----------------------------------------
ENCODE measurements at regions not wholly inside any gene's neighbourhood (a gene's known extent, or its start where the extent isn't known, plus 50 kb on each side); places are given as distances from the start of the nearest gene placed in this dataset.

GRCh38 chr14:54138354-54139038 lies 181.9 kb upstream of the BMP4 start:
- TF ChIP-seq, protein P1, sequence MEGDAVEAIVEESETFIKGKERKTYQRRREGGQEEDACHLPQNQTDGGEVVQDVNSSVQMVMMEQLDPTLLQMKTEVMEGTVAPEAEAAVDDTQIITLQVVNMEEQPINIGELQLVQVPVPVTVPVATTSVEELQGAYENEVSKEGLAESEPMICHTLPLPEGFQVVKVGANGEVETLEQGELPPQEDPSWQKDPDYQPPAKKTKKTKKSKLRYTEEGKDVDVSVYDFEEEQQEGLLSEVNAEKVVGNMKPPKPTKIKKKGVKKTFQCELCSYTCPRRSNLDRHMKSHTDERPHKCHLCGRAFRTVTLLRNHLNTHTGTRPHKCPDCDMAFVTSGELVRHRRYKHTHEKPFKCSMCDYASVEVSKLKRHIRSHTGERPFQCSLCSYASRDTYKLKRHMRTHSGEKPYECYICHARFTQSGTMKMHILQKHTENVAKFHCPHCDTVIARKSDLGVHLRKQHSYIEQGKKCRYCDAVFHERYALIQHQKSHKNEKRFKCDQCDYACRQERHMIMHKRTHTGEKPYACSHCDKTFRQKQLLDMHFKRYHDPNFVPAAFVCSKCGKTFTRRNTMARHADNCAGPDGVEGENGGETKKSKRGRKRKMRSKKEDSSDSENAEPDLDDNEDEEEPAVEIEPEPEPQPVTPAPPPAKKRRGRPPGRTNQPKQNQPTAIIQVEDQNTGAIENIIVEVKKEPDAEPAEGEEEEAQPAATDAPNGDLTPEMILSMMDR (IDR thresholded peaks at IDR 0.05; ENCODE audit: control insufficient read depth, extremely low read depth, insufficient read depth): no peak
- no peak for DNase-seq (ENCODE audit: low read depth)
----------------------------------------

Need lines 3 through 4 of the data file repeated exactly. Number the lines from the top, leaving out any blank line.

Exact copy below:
- TF ChIP-seq, protein P1, sequence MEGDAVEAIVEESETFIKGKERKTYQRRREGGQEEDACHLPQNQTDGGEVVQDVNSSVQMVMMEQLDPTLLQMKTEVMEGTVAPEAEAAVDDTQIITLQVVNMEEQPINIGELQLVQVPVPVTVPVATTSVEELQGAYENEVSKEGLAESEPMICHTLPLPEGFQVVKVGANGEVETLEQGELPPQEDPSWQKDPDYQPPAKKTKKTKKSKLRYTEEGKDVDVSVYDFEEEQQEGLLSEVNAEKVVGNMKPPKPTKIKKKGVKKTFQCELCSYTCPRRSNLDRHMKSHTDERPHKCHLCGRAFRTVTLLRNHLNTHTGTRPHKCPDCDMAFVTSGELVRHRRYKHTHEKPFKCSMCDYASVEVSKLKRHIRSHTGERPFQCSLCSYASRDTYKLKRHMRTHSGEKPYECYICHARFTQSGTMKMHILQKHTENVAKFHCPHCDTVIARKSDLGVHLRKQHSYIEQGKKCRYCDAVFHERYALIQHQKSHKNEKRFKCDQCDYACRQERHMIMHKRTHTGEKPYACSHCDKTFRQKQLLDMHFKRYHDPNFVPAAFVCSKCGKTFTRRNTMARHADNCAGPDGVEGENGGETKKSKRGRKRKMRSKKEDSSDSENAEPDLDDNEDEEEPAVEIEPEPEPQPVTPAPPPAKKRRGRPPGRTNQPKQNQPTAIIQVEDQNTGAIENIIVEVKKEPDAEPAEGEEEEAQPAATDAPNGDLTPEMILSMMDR (IDR thresholded peaks at IDR 0.05; ENCODE audit: control insufficient read depth, extremely low read depth, insufficient read depth): no peak
- no peak for DNase-seq (ENCODE audit: low read depth)